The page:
With The Departed, William Monahan turned what was, in Infernal Affairs, a smart concept given a terminally vague execution into a high-concept vehicle fit for mass consumption. Which is to say, he aimed to make a pop masterpiece but, understandably, sacrificed the original’s ambiguities of character in favor of ridiculously simplistic pop psychology. Whereas it was somewhat difficult to get a read on where Andy Lau and Tony Leung Chiu Wai’s allegiances were falling, Monahan turns Leo and Matt into cellophane, ready to wrap their naked psyches around Vera Farmiga’s naked legs. Not that it ends up mattering, as he provides Scorsese with more than enough manly moments to compensate (e.g. “Patriot Act! Patriot Aaaaact!”). It’s a little strange to think that a script so carefully crafted to remain subservient to its auteur master’s concerns would represent one of its strongest chances to win an Oscar (nearly as strong a chance as said auteur), but nearly all the scripts in this category seem to take a back seat to some other overriding element threatening to undermine the scripts’ Oscar-worthiness. Children of Men’s cinematography, Notes on a Scandal’s vocal decibel counts, and Borat’s predominately unstaged reactions (in addition to the fact that it, more or less, didn’t even have a script). In fact, the only piece of truly classic screenwriting structure—Little Children—just happens to be a piece of shit. One that makes the decision to have Mark Walhberg’s Dignam flip Matt Damon off as he walks by his office window seem nearly as mythic a character moment as anything in Infernal Affairs.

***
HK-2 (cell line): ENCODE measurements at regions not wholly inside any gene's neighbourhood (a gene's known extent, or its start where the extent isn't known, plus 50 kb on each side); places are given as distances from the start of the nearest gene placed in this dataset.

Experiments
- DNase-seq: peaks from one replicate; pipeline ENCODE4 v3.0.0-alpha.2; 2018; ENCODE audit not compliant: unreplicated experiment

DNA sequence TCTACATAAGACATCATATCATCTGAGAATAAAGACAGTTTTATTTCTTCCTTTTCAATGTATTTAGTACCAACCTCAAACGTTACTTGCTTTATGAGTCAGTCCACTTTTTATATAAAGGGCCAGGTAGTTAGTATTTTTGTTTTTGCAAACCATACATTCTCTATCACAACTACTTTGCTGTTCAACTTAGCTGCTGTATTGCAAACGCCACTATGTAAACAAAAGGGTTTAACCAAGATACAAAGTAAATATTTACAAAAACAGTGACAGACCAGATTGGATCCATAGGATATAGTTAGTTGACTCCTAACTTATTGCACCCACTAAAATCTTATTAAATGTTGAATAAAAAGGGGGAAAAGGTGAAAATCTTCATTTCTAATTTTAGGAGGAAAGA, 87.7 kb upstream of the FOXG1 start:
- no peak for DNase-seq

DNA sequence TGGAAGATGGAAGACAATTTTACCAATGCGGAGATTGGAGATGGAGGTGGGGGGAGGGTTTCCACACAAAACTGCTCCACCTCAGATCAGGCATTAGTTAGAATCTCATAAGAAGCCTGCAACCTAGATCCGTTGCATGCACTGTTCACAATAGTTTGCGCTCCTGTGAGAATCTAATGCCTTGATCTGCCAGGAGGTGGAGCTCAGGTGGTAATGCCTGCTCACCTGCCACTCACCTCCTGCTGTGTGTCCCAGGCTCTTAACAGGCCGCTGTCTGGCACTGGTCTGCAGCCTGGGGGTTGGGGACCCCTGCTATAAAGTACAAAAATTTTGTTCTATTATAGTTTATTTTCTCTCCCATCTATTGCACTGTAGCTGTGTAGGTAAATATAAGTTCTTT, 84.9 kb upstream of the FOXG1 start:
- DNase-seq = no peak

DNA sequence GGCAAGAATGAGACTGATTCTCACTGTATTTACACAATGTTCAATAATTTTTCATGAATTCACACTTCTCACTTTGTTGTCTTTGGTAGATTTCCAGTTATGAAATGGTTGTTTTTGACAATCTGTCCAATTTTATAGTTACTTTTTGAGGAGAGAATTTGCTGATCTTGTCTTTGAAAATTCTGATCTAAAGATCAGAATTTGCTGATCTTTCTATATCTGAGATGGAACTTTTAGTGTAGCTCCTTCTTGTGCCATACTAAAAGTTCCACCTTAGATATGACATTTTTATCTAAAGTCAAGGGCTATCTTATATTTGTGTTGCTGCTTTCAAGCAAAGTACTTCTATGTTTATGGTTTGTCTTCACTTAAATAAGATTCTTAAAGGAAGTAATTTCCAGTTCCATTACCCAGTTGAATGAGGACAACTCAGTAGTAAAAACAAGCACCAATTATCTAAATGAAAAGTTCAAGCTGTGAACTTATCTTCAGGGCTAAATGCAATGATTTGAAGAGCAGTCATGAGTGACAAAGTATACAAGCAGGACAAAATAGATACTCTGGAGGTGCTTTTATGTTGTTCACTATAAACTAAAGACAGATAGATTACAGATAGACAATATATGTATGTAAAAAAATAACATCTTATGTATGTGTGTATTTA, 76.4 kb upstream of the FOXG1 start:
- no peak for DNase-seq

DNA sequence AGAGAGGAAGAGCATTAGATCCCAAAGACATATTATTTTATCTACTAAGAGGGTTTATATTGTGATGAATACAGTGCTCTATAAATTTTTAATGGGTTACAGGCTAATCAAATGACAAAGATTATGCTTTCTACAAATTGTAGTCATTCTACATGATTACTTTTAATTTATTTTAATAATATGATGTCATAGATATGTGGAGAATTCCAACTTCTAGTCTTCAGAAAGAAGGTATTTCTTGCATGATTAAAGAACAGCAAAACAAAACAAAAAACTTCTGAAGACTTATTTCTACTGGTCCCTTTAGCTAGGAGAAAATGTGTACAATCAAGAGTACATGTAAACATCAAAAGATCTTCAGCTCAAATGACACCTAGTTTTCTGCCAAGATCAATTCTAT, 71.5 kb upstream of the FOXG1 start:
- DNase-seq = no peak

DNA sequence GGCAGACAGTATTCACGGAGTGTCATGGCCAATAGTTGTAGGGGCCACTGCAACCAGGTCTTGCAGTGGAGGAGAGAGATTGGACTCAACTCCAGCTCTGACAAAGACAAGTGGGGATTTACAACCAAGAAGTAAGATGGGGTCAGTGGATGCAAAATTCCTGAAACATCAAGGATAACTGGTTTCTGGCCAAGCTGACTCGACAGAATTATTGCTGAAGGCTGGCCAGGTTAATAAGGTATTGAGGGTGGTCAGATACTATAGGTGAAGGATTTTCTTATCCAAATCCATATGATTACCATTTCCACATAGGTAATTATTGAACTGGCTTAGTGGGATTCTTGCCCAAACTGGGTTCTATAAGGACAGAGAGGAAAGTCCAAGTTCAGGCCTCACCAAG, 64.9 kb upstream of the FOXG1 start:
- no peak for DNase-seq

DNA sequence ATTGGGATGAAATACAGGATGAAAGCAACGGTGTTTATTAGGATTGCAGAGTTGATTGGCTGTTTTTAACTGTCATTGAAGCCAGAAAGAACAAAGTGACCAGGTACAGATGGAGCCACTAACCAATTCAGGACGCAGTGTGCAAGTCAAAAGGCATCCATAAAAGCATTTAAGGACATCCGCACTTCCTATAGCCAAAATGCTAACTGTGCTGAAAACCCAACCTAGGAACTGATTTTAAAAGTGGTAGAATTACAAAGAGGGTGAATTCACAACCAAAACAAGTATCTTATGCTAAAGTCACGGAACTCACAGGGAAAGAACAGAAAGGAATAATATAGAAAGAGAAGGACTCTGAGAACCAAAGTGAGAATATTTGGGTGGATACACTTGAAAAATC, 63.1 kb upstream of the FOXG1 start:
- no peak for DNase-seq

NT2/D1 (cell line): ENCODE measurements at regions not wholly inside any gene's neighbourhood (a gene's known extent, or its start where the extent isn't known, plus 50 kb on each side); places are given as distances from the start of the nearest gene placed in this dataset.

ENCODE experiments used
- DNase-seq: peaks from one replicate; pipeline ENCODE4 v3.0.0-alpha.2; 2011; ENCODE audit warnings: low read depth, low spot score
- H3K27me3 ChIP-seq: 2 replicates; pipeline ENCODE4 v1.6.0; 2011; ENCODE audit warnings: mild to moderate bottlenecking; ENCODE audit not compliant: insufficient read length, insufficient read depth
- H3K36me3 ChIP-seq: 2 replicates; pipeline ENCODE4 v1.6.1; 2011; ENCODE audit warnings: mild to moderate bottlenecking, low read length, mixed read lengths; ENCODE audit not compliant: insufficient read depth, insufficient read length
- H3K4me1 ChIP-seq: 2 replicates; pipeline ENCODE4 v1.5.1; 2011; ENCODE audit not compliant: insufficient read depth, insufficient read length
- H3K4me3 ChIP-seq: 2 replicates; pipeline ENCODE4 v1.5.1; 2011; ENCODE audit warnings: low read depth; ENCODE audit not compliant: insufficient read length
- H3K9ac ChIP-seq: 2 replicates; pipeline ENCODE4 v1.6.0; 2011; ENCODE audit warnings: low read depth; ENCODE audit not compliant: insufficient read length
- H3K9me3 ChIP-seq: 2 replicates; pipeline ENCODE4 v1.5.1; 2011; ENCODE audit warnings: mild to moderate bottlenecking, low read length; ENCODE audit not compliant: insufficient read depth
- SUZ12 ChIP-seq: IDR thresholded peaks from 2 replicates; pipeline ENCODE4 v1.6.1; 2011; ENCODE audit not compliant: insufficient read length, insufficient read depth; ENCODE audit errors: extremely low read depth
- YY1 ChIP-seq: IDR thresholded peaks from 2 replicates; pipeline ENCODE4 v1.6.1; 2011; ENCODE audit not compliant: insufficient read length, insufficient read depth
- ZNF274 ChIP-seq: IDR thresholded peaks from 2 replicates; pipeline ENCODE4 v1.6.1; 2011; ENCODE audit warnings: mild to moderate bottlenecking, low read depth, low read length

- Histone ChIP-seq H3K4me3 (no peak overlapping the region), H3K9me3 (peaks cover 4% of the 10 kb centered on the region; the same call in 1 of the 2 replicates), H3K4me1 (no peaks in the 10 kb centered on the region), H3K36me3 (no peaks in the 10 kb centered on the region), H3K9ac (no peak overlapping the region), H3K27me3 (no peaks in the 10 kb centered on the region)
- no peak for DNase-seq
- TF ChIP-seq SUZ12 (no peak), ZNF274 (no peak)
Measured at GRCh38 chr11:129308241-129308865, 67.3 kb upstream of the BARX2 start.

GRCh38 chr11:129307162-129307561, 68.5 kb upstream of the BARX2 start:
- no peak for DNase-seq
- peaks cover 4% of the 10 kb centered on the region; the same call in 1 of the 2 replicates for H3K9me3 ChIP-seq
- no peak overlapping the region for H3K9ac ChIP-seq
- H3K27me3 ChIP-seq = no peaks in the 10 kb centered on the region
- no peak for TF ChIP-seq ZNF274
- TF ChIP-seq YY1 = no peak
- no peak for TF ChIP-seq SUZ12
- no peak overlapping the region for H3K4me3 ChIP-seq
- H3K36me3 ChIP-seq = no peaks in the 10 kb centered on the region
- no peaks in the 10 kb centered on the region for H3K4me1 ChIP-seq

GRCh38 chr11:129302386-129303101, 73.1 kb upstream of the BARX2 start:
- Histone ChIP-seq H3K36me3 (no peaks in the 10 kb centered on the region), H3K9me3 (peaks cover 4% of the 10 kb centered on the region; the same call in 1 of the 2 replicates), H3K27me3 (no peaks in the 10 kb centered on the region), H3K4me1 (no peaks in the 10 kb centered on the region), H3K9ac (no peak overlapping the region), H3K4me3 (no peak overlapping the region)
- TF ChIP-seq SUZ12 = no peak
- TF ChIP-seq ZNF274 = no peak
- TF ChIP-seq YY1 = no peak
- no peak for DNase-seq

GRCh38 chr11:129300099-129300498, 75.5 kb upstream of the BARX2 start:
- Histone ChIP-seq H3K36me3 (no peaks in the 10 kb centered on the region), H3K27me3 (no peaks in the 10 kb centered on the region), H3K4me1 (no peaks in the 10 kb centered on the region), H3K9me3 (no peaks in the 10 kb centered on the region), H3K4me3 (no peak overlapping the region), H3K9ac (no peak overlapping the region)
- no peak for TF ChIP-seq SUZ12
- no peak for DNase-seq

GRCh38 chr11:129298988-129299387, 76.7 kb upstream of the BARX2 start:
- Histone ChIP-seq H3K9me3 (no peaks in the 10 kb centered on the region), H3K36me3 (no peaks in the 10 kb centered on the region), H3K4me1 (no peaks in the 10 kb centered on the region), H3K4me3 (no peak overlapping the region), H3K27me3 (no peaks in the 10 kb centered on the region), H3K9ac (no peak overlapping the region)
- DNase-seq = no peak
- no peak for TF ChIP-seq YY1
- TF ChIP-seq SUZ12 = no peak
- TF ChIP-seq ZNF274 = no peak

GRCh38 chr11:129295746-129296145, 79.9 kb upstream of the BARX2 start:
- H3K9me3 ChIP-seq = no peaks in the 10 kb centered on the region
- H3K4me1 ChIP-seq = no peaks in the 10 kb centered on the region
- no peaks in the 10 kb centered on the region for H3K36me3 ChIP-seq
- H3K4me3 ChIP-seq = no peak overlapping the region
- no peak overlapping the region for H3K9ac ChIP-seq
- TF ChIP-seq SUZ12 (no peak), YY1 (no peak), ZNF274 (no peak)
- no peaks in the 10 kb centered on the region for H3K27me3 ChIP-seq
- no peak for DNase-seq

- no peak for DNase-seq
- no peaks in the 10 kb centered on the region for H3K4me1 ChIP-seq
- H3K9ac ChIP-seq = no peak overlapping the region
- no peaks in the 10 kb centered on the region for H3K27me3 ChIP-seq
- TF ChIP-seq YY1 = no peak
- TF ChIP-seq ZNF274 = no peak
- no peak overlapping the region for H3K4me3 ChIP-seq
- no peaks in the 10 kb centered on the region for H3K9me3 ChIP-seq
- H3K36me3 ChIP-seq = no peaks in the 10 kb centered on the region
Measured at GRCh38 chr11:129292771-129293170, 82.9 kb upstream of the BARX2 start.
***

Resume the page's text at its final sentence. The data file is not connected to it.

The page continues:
Will Win: The Departed
Should Win: Children of Men